A Qing force of 140,000 came to Shanhaiguan and joined forces with Wu’s. Dorgon ordered Wu to take his army as a vanguard for their combined force. Dorgon’s thinking was by doing so Wu’s men would take the brunt of the hard fighting and this would ensure after their victory that his forces would not be strong enough to stand up to them if he had a change of heart. Li Zicheng had set out with 100,000 men, but many of his commanders were recent turncoats such as Tang Tong and Bai Guang’en. Also for many of the rebels, the ultimate goal had been achieved, they looted Beijing, many did not have the mind to continue fighting. Li Zicheng’s ultimate mistake however was not that he was engaging in combat with Wu or the Qing, but that it never occurred to him that they would join forces.


In late May the Wu/Qing and Shun forces would do battle on a field just outside Shanhaiguan. Shanhaiguan had 3 outlying castles guarding the interior approach and Wu had prepared his main defensive line at the west bank of Shihe. 40,000 Shun troops crashed into Wu’s main defensive line and Wu motioned his forces back into the main castle while simultaneously sending 20,000 men to the north and west to cut off the Shun’s escape routes. In the initial clashes the battle was fairly even, with both Wu and the Shun losing considerable amounts of men. Wu grew concerned that the Qing were merely going to allow his force to be smashed to pieces and then sweep in afterwards, and he had every right to think this, they most likely were doing just that. Despite the odds, Wu’s force seemed to be turning the tide somewhat and this prompted Dorgon to send 2 waves of 20,000 cavalry to envelop the Shun. The next day, Wu led a charge against the Shun formation but they repulsed him right back into the castle pass. Then the Qing cavalry of the White banner led by Ajige and Dodo smashed into the Shun. Wu’s men saw the Shun morale crumble and charged upon them again, bursting out of the castle. Li Zicheng was directing the battle from a high tower position and upon seeing the cavalry, he simply assumed them to be Wu’s forces. dust clouds made by the charging cavalry made it very hard to see what was going on, but as the battle heated up more, Li began to see swarms of arrows raining down on his men and he realized these were Manchu people, he screamed out “the tartars have come!”. The Shun force collapsed, many were driven towards the sea and drowned. The Shun force retreated scattered, with many running back to Beijing. Li and his forces then fled as fast as they could for Beijing where they staged a very quick enthronement ceremony for Li where as he declared himself emperor. Then Li and his army plundered Beijing and most of the rebel left the city the day after, carrying off their loot.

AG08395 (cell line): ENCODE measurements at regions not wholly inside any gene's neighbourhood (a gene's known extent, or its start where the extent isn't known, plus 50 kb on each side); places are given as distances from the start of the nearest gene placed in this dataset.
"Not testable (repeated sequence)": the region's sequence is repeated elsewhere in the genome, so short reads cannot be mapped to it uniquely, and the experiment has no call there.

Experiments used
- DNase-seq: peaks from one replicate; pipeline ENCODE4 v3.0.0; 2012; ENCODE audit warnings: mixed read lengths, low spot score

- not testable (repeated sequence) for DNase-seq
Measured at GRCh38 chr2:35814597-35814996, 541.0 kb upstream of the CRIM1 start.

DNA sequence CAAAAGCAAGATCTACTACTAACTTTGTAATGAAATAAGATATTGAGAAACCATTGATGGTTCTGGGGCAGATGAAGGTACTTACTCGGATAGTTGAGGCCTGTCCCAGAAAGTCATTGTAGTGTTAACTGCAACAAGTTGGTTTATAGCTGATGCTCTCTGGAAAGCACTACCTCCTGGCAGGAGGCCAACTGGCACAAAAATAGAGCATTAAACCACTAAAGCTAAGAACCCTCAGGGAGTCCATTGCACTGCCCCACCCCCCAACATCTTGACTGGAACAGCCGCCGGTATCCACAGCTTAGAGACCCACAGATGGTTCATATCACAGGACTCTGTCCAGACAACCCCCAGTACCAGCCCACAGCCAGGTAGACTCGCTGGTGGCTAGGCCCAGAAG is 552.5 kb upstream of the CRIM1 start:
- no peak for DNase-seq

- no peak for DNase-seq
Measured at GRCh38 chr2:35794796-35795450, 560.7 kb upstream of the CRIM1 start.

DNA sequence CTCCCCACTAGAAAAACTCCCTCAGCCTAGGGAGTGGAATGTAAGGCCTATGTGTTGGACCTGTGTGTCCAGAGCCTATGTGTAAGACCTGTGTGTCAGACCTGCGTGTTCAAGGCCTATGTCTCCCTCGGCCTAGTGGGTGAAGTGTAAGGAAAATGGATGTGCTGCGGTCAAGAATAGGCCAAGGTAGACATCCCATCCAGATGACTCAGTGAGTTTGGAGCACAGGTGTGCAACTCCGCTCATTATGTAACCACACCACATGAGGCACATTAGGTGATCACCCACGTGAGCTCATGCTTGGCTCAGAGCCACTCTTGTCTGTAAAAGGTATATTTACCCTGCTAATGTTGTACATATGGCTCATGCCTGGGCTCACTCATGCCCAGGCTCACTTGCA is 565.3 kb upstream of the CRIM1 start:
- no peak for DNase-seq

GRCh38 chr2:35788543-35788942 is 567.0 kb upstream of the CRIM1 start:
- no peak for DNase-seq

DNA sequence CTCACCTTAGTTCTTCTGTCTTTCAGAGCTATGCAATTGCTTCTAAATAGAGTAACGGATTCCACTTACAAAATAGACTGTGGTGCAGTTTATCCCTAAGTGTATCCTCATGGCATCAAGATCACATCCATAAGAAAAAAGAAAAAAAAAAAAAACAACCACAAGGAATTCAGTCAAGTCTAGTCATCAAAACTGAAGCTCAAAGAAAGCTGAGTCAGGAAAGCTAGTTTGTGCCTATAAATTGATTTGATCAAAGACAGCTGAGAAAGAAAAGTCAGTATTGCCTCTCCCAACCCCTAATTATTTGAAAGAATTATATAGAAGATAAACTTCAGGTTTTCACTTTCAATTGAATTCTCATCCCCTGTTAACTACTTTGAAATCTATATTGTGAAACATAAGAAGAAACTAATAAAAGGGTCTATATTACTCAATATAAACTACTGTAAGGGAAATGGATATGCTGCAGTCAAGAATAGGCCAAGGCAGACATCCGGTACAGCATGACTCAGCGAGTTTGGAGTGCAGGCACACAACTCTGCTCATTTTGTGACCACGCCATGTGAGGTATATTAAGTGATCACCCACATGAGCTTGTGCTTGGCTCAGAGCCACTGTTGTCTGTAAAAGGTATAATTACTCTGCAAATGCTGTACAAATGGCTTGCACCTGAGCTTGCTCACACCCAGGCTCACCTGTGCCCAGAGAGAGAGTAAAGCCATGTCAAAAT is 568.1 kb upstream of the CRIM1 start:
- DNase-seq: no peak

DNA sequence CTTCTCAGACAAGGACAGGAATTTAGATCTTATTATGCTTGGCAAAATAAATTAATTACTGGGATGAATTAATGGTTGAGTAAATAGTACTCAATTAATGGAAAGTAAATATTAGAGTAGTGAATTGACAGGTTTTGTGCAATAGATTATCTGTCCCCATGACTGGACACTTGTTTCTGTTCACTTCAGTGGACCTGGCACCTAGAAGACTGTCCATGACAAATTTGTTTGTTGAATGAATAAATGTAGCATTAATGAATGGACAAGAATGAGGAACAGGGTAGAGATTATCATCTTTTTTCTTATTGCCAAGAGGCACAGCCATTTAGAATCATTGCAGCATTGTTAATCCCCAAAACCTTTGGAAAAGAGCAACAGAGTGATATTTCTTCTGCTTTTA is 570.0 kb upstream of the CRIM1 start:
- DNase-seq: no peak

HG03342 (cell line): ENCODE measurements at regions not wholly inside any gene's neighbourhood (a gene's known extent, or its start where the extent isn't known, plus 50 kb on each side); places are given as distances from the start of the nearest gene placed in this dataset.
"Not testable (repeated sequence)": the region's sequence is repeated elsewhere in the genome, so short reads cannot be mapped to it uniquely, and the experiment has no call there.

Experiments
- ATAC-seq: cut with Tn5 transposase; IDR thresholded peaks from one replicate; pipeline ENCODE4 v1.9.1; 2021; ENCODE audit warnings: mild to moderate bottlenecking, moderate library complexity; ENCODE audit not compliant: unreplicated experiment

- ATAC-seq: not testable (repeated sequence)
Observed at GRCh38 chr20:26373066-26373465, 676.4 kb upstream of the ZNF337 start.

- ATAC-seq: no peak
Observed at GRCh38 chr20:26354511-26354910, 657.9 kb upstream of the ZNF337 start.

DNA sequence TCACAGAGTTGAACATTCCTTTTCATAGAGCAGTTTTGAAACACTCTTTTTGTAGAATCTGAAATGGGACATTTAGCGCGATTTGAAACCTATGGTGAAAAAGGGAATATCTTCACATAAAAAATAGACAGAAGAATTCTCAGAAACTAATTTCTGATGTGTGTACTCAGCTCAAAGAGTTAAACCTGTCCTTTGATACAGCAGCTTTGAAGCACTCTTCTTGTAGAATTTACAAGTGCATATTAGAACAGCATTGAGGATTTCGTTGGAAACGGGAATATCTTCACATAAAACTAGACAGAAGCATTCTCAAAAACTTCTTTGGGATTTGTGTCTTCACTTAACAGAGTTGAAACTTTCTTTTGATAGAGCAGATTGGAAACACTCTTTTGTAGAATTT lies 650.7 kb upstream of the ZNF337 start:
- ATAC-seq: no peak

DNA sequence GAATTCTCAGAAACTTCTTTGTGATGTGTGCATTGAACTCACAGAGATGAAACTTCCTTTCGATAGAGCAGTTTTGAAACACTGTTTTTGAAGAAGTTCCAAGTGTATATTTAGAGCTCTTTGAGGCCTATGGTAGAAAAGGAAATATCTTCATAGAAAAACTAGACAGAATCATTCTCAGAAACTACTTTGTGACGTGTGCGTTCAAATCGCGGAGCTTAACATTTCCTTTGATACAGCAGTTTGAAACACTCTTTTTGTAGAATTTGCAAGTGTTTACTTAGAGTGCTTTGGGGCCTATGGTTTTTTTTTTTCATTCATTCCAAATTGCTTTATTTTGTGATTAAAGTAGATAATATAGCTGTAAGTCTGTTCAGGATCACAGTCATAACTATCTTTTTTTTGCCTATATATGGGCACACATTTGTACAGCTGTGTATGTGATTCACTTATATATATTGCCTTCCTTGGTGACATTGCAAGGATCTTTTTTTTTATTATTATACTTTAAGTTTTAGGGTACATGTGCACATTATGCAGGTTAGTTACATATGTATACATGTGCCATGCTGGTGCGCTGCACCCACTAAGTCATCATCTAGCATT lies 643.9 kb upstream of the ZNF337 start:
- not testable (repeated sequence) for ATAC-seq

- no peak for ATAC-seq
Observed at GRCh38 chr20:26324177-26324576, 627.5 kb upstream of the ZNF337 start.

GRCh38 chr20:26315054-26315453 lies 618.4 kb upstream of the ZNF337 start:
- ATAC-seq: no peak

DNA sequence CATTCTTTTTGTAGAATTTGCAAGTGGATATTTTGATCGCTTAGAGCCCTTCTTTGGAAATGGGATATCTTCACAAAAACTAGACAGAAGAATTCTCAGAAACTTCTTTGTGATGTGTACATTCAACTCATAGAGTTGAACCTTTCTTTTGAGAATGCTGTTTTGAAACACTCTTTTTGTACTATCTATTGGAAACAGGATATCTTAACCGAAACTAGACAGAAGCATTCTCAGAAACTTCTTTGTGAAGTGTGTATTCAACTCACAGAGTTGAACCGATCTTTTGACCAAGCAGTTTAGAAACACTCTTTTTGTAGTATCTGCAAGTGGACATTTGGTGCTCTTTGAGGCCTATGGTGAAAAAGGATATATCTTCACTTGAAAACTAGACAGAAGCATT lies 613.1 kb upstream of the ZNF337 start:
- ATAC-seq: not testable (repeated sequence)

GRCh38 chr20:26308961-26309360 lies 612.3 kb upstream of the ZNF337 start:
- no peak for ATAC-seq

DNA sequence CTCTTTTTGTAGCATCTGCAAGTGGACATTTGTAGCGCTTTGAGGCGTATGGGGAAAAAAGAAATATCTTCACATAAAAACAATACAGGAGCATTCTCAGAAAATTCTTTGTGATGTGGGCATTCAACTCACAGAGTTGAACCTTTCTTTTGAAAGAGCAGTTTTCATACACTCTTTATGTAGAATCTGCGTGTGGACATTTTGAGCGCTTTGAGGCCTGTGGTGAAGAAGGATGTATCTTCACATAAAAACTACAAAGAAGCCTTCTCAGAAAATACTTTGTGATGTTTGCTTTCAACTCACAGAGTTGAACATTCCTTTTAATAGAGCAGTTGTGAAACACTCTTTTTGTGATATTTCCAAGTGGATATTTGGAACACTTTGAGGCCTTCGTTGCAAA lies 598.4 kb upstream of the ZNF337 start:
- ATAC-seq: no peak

Prince Dorgon, serving as a regent for the child Emperor of the Qing, Shunzhi, entered Beijing in May of 1644 seeing all the rebel armies flee before his men. He announced to the populace they were now under Qing rule as Li Zicheng fled west to Xi’an. Over the next 6 months, Li’s authority would disintegrate throughout all the territories he had conquered. Ming loyalists, some semi-independent warlords and the Qing swallowed up everything in sight. Eventually Li found himself in the summer of 1645 being pursued by the Qing prince Ajige to the vicinity of Mount Jiugong. How Li died is not exactly known, some say he hung himself after being surrounded by some angry peasants. Others say peasants beat him to death looking for food. What is known is that his corpse was badly mutilated when it was found. Li Zichengs body was sent south to Ming authorities who decaptitied it. Our old friend Zhang Xianzhong was in Sichuan and would hold out until 1647. Ming loyalists in the south would hold out on the mainland until 1662, ironically many of Zhang Xianzhong’s subordinates would be their commanders. Some Ming loyalists famously would hold out in Taiwan until 1683 still trying to reclaim the dragon throne for the Ming.


History marks the fall of the Ming dynasty to be in 1644 with the death of Emperor Chongzhen. Many historians argue various reasons for why the Ming Dynasty ultimately fell. One history stated quote “could no longer manage its resources, utilize its strengths, and maintain its focus.”.